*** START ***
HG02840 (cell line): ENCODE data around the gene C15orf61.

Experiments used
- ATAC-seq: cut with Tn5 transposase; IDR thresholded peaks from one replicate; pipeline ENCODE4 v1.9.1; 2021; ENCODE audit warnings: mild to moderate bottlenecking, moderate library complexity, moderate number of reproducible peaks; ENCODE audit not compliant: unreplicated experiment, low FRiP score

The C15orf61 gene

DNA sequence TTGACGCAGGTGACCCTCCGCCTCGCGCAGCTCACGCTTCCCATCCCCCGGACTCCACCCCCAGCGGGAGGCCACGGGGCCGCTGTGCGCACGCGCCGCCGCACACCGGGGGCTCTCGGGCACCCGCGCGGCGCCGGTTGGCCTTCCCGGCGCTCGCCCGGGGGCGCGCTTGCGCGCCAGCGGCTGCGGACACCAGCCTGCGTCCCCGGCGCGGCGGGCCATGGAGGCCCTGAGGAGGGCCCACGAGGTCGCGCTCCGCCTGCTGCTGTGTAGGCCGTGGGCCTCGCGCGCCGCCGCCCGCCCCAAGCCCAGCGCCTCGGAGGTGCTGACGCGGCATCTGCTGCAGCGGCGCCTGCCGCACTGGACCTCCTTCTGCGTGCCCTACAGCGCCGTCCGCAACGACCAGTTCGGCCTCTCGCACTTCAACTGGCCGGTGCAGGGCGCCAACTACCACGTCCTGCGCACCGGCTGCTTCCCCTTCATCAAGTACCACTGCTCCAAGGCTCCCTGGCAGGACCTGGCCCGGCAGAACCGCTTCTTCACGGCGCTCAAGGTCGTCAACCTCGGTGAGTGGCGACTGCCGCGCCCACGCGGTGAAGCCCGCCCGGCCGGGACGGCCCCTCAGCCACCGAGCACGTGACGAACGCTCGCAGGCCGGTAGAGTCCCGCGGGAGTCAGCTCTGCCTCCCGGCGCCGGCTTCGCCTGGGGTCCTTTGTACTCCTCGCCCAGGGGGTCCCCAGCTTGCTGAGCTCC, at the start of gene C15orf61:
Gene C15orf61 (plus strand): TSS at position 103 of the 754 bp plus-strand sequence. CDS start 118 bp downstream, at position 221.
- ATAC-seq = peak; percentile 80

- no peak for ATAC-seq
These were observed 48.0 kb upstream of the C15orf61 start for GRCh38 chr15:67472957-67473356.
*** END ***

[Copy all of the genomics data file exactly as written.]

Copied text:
HG02840 (cell line): ENCODE data around the gene C15orf61.

Experiments used
- ATAC-seq: cut with Tn5 transposase; IDR thresholded peaks from one replicate; pipeline ENCODE4 v1.9.1; 2021; ENCODE audit warnings: mild to moderate bottlenecking, moderate library complexity, moderate number of reproducible peaks; ENCODE audit not compliant: unreplicated experiment, low FRiP score

The C15orf61 gene

DNA sequence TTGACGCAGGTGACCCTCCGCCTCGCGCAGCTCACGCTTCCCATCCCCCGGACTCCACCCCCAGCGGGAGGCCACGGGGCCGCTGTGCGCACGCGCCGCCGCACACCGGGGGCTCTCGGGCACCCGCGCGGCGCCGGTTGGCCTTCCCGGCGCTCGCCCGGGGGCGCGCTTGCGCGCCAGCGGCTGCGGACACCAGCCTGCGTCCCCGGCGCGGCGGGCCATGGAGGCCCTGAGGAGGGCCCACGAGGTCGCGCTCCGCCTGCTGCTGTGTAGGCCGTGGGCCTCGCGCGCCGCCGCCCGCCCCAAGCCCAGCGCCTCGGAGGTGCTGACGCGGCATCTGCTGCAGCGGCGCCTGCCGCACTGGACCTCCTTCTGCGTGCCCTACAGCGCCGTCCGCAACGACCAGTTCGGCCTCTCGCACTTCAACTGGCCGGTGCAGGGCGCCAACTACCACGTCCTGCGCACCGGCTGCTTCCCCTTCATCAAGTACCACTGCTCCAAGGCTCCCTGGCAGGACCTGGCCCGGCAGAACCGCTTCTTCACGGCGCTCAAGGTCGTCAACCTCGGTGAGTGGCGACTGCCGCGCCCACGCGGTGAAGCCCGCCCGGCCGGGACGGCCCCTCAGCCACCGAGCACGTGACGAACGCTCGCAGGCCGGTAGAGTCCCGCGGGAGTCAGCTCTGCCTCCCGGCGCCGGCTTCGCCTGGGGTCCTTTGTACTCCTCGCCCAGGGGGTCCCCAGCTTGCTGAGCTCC, at the start of gene C15orf61:
Gene C15orf61 (plus strand): TSS at position 103 of the 754 bp plus-strand sequence. CDS start 118 bp downstream, at position 221.
- ATAC-seq = peak; percentile 80

- no peak for ATAC-seq
These were observed 48.0 kb upstream of the C15orf61 start for GRCh38 chr15:67472957-67473356.